Forest Ecology in Asia

Last Updated: 5 July 2017

David Gibson, Executive Editor
The editors of Journal of Ecology have put together this Virtual Issue to showcase some of the recent forest ecology research from Asia published in the journal, and in particular, our Biological Flora of the British Isles (BFBI) series. The BFBI accounts provide a concise summary of the ecology of British species, but inevitably, many of the accounts are for species whose native or invasive range spreads globally including areas of Asia, e.g., the four forest species accounts included here: Fagus sylvatica, Fraxinus excelsior, Milium effusum and Robinia pseudoacacia


In addition, we have selected 17 cutting-edge forest ecology articles published in the journal over the past two years. 8 of the papers in this Virtual Issue are by researchers based in Asia or working on Asian ecosystems, most of them in China. The 9 additional papers are recent forest ecology articles to highlight how this Asian work ‘fits right in’ to advancing plant ecology. For example, one of these papers “The role of transcriptomics linked with responses to light environment on seedling mortality in a subtropical forest, China” by Han et al., is included in our recent Special Feature: Transcriptomic and Genomic Analyses of Communities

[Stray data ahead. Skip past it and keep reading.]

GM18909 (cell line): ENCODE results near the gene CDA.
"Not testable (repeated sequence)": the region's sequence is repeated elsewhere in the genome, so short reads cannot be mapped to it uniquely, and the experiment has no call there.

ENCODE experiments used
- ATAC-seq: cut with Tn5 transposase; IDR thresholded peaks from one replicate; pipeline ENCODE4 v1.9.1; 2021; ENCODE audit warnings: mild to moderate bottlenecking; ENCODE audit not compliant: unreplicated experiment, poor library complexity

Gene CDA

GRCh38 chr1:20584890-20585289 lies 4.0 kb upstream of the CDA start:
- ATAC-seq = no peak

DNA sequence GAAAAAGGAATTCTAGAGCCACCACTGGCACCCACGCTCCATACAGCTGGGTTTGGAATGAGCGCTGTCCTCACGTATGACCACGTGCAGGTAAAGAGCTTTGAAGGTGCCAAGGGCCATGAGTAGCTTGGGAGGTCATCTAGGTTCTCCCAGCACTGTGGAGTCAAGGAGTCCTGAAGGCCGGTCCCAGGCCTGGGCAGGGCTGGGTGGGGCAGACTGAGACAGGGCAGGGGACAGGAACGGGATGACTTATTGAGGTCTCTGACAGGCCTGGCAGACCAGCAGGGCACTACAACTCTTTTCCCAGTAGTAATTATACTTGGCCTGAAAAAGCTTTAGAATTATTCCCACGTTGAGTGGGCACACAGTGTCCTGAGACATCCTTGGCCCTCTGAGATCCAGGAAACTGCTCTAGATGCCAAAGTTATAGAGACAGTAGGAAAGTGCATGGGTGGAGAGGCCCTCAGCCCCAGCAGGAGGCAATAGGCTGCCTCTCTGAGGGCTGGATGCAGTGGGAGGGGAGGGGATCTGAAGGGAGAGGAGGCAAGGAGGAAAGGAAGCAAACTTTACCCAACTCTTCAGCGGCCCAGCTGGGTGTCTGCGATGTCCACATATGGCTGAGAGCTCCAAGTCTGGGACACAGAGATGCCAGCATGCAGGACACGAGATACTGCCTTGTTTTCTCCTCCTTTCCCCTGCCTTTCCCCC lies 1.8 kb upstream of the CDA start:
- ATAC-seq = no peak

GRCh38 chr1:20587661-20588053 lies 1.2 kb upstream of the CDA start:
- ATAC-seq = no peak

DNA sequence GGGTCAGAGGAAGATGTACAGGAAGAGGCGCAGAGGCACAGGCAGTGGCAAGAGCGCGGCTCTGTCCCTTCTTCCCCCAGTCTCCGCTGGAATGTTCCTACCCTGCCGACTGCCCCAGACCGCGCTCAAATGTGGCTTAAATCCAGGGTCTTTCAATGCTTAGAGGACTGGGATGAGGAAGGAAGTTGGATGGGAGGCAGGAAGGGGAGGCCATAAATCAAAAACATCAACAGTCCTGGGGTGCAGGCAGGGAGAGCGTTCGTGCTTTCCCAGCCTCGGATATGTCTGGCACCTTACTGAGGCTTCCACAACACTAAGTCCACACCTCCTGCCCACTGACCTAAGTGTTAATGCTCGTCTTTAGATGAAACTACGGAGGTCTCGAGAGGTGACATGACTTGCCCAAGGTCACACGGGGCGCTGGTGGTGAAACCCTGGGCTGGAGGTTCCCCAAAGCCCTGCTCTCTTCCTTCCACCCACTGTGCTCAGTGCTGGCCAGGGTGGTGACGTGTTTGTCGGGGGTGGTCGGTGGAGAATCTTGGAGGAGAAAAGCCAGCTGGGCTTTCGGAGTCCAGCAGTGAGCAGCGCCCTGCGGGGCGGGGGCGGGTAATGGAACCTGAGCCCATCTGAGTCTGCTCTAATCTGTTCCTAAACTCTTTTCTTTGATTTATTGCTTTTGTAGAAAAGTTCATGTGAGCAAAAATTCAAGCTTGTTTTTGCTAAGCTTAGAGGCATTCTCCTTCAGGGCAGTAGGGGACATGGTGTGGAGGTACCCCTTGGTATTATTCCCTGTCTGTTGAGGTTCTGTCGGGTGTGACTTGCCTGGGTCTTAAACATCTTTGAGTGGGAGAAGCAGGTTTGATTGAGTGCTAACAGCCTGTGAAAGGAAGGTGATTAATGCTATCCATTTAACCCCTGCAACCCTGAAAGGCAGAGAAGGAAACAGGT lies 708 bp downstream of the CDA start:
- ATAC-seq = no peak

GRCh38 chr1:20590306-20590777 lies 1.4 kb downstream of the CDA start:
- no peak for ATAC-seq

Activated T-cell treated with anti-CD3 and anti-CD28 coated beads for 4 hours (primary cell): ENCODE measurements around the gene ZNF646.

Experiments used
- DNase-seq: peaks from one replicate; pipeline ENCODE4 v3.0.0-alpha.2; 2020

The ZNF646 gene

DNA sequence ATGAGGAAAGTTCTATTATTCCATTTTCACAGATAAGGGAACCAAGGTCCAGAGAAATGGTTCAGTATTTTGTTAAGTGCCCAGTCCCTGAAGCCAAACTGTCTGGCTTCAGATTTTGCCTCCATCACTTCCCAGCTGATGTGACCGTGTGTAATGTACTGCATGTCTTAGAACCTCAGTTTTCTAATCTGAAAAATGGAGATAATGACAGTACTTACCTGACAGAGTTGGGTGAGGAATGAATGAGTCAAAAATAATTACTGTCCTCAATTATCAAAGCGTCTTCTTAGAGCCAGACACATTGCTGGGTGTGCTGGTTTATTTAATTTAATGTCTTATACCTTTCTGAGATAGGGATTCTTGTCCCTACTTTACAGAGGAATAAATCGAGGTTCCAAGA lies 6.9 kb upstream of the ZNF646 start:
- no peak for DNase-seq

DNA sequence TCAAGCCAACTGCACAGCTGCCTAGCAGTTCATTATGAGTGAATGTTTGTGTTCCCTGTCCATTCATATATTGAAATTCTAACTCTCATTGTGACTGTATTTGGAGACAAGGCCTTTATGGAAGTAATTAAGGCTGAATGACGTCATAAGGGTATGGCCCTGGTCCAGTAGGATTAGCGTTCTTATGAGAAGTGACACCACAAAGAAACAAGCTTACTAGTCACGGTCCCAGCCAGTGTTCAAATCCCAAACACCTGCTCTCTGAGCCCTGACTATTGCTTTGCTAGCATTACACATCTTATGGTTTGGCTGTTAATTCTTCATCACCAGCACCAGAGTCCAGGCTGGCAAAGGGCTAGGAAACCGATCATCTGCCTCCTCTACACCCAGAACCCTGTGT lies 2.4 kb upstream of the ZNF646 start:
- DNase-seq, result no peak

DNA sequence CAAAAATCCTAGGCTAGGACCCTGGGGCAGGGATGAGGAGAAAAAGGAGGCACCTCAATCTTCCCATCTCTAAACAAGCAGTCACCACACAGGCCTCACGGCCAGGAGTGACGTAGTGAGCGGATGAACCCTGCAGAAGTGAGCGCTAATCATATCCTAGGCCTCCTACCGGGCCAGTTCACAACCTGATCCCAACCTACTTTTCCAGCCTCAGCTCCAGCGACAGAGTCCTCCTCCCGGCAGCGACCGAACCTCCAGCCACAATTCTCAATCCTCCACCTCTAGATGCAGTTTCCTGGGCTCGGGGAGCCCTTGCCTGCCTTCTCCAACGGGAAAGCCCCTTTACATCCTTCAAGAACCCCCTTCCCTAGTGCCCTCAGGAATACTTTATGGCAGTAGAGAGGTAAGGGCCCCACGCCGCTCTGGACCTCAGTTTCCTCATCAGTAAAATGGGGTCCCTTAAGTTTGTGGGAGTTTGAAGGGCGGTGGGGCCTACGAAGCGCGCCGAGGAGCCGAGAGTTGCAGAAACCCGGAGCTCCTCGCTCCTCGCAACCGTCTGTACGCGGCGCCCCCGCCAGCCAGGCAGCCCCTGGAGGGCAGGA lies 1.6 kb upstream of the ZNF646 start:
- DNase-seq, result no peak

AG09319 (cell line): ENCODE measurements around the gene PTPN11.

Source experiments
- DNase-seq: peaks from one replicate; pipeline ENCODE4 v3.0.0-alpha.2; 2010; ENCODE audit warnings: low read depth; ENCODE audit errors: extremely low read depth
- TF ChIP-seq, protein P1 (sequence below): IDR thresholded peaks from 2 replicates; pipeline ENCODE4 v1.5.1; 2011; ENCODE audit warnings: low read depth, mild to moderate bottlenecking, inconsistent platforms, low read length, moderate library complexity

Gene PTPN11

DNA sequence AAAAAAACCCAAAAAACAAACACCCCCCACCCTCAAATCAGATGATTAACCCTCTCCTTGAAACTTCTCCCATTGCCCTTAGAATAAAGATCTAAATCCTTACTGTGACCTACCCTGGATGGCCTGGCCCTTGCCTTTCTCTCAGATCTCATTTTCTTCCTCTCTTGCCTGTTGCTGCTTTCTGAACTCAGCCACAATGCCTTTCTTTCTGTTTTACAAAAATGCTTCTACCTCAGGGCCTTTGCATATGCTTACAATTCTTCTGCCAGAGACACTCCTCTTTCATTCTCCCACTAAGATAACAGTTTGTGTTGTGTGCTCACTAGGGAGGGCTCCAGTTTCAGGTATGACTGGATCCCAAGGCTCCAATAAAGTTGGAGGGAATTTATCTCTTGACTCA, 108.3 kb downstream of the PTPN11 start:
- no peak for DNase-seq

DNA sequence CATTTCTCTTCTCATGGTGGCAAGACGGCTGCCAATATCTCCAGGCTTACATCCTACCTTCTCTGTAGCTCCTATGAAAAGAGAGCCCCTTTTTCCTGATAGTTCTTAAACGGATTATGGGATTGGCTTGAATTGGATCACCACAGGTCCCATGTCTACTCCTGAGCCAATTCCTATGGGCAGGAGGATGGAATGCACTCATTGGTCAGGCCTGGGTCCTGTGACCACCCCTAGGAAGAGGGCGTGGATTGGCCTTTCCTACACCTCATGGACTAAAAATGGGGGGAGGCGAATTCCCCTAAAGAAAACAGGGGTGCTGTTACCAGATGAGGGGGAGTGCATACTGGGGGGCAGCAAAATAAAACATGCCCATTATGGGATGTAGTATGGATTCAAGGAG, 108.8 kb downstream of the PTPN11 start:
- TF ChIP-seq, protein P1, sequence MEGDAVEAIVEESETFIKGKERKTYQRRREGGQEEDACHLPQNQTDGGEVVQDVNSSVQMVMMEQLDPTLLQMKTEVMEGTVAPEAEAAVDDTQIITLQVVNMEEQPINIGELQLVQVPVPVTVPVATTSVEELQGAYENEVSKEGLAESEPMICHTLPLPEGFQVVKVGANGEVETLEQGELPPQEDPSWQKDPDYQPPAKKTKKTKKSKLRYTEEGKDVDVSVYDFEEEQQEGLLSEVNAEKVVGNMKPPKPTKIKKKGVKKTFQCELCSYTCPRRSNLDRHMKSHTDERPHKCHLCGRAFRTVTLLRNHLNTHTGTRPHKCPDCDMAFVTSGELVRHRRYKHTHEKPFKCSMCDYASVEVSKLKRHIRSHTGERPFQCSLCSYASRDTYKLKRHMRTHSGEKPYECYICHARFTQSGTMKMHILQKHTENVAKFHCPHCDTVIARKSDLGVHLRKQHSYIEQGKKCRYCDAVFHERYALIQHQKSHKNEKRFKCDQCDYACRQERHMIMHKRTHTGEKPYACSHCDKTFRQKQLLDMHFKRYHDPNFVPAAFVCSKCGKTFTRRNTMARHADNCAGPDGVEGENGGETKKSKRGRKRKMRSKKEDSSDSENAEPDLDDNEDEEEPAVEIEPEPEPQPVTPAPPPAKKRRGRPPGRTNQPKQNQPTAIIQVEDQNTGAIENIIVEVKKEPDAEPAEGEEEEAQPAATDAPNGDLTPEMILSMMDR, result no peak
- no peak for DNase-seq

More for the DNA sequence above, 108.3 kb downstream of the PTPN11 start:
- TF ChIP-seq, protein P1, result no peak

The topics covered by these 17 papers are very broad, although a theme of global change is evident through many (e.g. Zhang et al.) in addition to the use of advanced methodology and techniques (e.g. phylogenetic analyses in Zhu et al. and Chang-Yang et al.). For comparison, a couple of the non-Asian forest ecology papers in this collection illustrate novel approaches that we would hope to see more of in the journal, such as Needham et al.’s combined use of integral population models with individual-based models to understand pathogen-caused tree mortality, and Vieilledent et al.’s use of bioclimatic models to investigate tropical forest carbon stocks.


The papers in this Virtual Issue are placed in four groups: the four BFBI accounts, 7 studies from tropical/subtropical forests, 3 studies from boreal forest, and 7 that more generally report studies investigating the response of forest species to biotic and abiotic factors. We hope that these papers encourage submission of similar articles to the journal, and invite you to visit the journal blog, as well as follow Journal of Ecology on Twitter and Facebook.


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